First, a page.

I want to go slow. I want to have less to do. I want to be less distracted and fractured by all the screens in my life. I want to study, and I want to sit and do nothing.

It’s not as if I want to retreat or turn my back on the world. But I am less concerned about all that is screwed up out there. I’m not going to resolve it, and the pull from within is just so much more insistent.


The Ionian Sea seen from Ortygia, Sicily

I have no idea what this means or what I’ll do. I have a stack of books and keep ordering more. The deeper aspects of yoga are certainly at the core of what I’ll be exploring – at least for now. I want to reread How Yoga Works that I finished just before leaving for Europe. I think I’m ready for The Secret Power of Yoga that I tried once before unsuccessfully. Now, it seems like the most accessible book I’ve seen for delving into the yoga sutras.

So here I am, not knowing where I am going. But, it does feel like, having travelled to Europe, I’ve returned to travel home to myself.


Church in Palermo, Sicily

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Siracusa Cathedral

The cathedral of Siracusa is beautiful. It is ornate and simple all at once: a combination of Baroque on the outside with simple Greek doric columns embeded in the walls and visible from both inside and out. The Greek temple around which it was built dates to the 5th century B.C., while the Baroque is middle 1700s. Such extended history in one building!

Doric column next to Baroque detailing

Baroque entry with Moorish influence

The Greek columns are much more visible inside than out

Beautiful simplicity

The lights provide a warm glow to the stone

The Greek columns are massive

The central nave carries the simplicity

The side chapels have the more ornate Baroque

Definitely Baroque!

For me, the simplicity, the absence of painting in the central nave, all the light colored stone imparting a lightness to the interior, complemented by the statuesque Doric columns make this an exceptionally lovely church.

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Being Disconnected

I’ve been completely without phone or Internet for 24 hours. That’s not entirely true as I’ve used Kristi’s tablet to do what had to be done via email. But my phone just stopped working and my tablet, for the second time on this trip also stopped connecting. So no news, Instagram, Facebook, email, texts.

And it has been eye opening and a blessing. This morning and last night (not to mention just being on the street yesterday), blessed with a rooftop terrace in our apartment, I’ve rediscovered just how interesting the world is outside of these screens of ours.

I’m watching a guy and his helper installing new water tanks on an adjacent roof. One guy on top putting cement down out of a bucket. Handing the empty bucket to his helper on a ladder who goes down for another bucket. Takes time. So the guy on the roof smokes a cigarette and admires the view. Then the plastic 4 foot square cubes for the water hauled up with a rope and stick that fit inside the round opening of the container. We won’t be here to see the entire setup and hookup. But this is every bit as interesting as my screen.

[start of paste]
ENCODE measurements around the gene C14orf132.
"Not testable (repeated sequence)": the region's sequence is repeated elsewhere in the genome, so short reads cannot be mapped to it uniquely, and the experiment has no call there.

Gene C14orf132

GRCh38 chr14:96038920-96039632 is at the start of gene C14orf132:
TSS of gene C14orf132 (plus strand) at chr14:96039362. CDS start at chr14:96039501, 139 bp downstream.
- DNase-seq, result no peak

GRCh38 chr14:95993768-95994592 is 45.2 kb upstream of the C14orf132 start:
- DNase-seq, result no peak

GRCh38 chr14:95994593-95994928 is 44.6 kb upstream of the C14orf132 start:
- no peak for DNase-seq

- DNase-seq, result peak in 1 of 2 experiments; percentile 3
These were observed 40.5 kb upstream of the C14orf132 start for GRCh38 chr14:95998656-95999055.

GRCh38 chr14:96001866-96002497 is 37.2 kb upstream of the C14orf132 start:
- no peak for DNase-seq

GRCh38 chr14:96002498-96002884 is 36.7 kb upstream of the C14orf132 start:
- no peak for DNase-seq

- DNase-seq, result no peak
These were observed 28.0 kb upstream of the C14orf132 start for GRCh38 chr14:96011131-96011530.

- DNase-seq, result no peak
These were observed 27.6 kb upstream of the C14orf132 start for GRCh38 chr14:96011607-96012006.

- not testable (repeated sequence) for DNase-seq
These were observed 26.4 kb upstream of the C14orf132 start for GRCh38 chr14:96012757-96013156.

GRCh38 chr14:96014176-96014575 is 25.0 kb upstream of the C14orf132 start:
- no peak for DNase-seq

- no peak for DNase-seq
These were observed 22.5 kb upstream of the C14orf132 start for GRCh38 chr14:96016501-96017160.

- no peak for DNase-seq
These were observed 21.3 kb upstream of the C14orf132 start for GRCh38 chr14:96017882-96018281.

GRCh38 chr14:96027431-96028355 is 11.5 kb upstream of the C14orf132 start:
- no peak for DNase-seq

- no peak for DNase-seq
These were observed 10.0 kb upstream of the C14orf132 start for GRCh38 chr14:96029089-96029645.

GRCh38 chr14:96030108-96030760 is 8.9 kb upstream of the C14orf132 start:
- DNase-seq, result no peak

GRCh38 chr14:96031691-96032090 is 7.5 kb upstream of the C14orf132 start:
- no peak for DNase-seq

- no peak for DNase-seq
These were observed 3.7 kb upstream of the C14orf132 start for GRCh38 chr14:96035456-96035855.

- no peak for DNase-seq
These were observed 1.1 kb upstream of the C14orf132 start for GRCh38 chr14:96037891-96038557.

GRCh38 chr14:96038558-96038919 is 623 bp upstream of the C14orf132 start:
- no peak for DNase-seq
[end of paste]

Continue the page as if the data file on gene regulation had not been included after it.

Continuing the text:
And I discovered that all these tiles on the rooftops aren’t cemented down. First course is, but the rest are just laid on top. Guess they are heavy enough to withstand strong winds. And perhaps it’s why some have stones on top, presumably to help hold them down.

Then there’s the lady hanging her laundry on her rooftop. The woman opening her door onto her patio to get some morning air. Scoping out the roads in the distance that we’ll be driving on in a couple of hours. Looking at the sea and coast to which we’re heading. Watching the light play across the buildings as the sun moves higher in the sky.

There’s a lot going on. It’s entertaining. And it’s quite peaceful. Can I take the lesson and be less connected once I’m connected again?

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Marsala Archeological Museum

This museum is a gem and probably the best thing we saw in Marsala. It has two parts: an outdoor archeology site with ruins and some wonderful mosaics from a Roman villa circa 300 A.D., and an inside museum housed in an old wine factory with remains from the Carthaginian era – here were talking 300 B.C. The museum, a city owned and run property, is beautifully interpreted.

Here, images from the outdoor piece.

The entry to the outdoor sure is lovely.

Above a rendering of the Carthaginian city.

And the city in 500 A.D.

How the streets were built by the Romans.

And the street today, so perfect. It has been paved over, serving as a perfect base for a modern road. It tapers to the sides with drains to take water away.

Later a church was built over the road and people buried – crypt seen here.

How mosaic was laid.

Some of what remains.

Four different cats attacking four different types of deer. Detail below.

This is the remains of a hot bath. A floor covered the little columns and hot water ran under the floor. The walls were also heated with hot air that flowed behind them! Image below with bath to upper right and picture of the cats/deer in the center.

A lovely asymmetrical piece with detail below.

Water from roofs was collected into cisterns

And how it looks today

Just wonderful!

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Segesta, Sicily

The ancient site of Segesta struck me as much, if not more, than Cappella Palantina. It is completely different. An open air temple of a vastly older time without its roof, open to the elements. It is stunning and accompanied by an amphitheater overlooking the Gulf of Castellammare. The area has Greek, Arab, Cathaginian, Elmyians, and Christian remains.

Ruins on the site date to 500 BC. The Greek Temple was begun about 430 and abandoned after the Carthaginians drove them out in 418. On the site is a Greek amphitheater from the 200s, and the remains of their settlement as well as Norman time (1200 AD) mosque and church.

Can you imagine so much history in one place?

The most evocative for me was the never finished Greek Temple. It stands roofless with all it’s doric columns and entablature in place presenting endless framed photo opportunities. Set below a hill on its own promontory of open space it is so compelling.

Some pictures of the Temple, amphitheater and site.

The amphitheater and more of the setting.

The gulf in the background

Countryside around the site

Autostrada and gulf below the amphitheater